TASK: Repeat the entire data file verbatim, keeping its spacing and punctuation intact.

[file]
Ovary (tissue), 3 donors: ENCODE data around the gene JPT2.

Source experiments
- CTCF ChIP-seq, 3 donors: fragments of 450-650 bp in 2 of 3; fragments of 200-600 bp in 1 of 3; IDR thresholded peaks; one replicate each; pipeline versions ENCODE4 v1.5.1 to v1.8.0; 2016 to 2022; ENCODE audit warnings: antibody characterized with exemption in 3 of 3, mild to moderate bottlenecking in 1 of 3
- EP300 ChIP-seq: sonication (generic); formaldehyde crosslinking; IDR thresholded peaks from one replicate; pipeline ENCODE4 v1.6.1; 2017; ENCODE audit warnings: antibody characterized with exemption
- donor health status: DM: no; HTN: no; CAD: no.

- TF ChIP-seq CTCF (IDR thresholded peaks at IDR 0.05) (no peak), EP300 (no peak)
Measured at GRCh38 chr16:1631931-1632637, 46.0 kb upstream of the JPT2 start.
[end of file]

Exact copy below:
Ovary (tissue), 3 donors: ENCODE data around the gene JPT2.

Source experiments
- CTCF ChIP-seq, 3 donors: fragments of 450-650 bp in 2 of 3; fragments of 200-600 bp in 1 of 3; IDR thresholded peaks; one replicate each; pipeline versions ENCODE4 v1.5.1 to v1.8.0; 2016 to 2022; ENCODE audit warnings: antibody characterized with exemption in 3 of 3, mild to moderate bottlenecking in 1 of 3
- EP300 ChIP-seq: sonication (generic); formaldehyde crosslinking; IDR thresholded peaks from one replicate; pipeline ENCODE4 v1.6.1; 2017; ENCODE audit warnings: antibody characterized with exemption
- donor health status: DM: no; HTN: no; CAD: no.

- TF ChIP-seq CTCF (IDR thresholded peaks at IDR 0.05) (no peak), EP300 (no peak)
Measured at GRCh38 chr16:1631931-1632637, 46.0 kb upstream of the JPT2 start.